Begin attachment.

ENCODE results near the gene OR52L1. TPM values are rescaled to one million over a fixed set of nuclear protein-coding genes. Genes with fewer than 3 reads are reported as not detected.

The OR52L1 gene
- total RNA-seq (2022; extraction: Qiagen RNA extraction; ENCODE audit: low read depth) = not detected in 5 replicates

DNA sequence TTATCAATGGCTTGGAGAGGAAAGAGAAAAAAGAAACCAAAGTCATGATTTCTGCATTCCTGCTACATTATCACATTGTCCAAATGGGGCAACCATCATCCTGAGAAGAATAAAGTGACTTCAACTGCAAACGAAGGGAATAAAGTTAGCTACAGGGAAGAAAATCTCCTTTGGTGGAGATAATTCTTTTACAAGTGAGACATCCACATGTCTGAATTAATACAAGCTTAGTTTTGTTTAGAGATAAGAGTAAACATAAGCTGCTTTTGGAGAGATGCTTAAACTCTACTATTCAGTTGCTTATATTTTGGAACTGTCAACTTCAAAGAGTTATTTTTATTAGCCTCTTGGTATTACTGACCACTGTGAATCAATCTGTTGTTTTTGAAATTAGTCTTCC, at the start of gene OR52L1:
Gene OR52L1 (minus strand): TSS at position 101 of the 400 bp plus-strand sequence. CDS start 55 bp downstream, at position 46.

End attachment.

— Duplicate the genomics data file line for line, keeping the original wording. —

ENCODE results near the gene OR52L1. TPM values are rescaled to one million over a fixed set of nuclear protein-coding genes. Genes with fewer than 3 reads are reported as not detected.

The OR52L1 gene
- total RNA-seq (2022; extraction: Qiagen RNA extraction; ENCODE audit: low read depth) = not detected in 5 replicates

DNA sequence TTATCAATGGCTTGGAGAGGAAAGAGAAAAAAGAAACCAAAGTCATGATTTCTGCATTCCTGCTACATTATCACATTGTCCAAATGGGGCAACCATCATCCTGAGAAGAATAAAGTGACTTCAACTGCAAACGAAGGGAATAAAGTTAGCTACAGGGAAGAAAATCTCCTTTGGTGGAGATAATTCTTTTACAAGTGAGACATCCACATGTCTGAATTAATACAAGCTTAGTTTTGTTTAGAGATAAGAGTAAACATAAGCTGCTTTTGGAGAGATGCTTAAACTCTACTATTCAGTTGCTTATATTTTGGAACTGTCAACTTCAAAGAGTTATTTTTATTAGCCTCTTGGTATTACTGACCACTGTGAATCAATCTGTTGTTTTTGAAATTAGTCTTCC, at the start of gene OR52L1:
Gene OR52L1 (minus strand): TSS at position 101 of the 400 bp plus-strand sequence. CDS start 55 bp downstream, at position 46.